Only a few years ago, it would have sounded like something from a science fiction novel.
Two Murray Bridge High Schoolers have created an app which uses augmented reality to guide students to their classes on time.
Users can enter their timeable into the app, point their smartphone camera around the school campus, and arrows will appear on the screen to point them to in the direction of their next class.
If they scan the door of any classroom, they can find out which classes are scheduled there that day and who will teach them.
The app - SMART, for Student Movement Augmented Reality Timetable - has the benefits of being more accurate than GPS, especially in multi-storey buildings, and more capable of working in areas with poor phone reception.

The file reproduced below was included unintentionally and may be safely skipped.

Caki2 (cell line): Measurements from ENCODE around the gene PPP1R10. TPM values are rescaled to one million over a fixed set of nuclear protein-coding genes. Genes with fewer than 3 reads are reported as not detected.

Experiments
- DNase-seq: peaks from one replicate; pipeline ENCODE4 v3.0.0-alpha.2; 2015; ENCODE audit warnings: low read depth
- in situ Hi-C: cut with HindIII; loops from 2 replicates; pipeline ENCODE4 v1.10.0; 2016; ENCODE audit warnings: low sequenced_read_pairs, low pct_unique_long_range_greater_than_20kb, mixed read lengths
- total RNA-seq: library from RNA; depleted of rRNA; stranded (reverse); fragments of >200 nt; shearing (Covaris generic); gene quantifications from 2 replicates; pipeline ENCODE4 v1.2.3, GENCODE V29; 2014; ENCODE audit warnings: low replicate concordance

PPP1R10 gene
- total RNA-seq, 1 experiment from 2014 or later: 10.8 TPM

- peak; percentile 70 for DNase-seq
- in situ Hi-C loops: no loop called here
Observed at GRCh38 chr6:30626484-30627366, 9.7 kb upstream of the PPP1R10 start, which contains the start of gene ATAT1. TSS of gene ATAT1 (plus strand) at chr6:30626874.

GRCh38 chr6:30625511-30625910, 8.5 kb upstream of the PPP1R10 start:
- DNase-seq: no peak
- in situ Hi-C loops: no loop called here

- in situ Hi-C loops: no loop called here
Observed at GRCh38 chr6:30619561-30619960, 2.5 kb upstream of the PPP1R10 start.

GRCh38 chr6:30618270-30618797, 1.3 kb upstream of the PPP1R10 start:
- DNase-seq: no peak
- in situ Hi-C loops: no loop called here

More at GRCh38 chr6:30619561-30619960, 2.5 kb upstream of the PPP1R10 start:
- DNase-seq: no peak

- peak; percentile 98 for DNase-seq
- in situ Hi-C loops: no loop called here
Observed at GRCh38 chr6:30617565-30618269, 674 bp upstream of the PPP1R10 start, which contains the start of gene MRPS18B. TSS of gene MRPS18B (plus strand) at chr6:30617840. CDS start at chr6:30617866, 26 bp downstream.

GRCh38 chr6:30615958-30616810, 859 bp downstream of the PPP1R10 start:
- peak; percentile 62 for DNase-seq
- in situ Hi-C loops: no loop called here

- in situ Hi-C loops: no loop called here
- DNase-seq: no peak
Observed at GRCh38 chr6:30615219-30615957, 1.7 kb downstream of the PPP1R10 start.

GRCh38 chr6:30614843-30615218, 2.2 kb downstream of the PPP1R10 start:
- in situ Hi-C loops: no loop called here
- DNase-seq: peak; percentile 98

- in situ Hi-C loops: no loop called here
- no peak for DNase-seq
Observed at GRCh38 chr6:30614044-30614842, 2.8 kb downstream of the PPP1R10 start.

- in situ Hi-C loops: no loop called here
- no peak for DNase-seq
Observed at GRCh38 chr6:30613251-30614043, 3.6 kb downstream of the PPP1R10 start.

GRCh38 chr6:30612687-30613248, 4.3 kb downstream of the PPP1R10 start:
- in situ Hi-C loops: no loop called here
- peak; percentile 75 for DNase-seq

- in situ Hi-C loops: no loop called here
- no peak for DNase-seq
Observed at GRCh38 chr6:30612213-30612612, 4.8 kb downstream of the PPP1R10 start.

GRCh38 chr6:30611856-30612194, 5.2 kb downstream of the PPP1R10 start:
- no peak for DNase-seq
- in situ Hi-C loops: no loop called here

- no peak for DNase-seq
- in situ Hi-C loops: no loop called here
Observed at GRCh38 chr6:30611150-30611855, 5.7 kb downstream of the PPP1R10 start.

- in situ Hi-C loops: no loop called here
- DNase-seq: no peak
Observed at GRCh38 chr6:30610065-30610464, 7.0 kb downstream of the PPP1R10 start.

It has not yet been released for use by the general student population, but creators Rex Catipay and Zack Schwerdt hope to reach that stage later this year.
The next step after that will be commercialising the technology, which could eventually make it into every school in the state or find applications in other industries: national parks, for example.
Digital technologies teacher Lochlann Dwyer said the students' work was already attracting interest from potential investors.
Their ambitions received a boost on Thursday night when they were named winners in the Australian Information Industry Association's iAwards at the Adelaide Convention Centre.
They will aim to take out the equivalent national award at a ceremony in Melbourne in August.
It is the fourth year in a row Murray Bridge High School students have been so honoured.
They had previously developed a virtual art gallery, an augmented reality drawing program and an anti-bullying video game.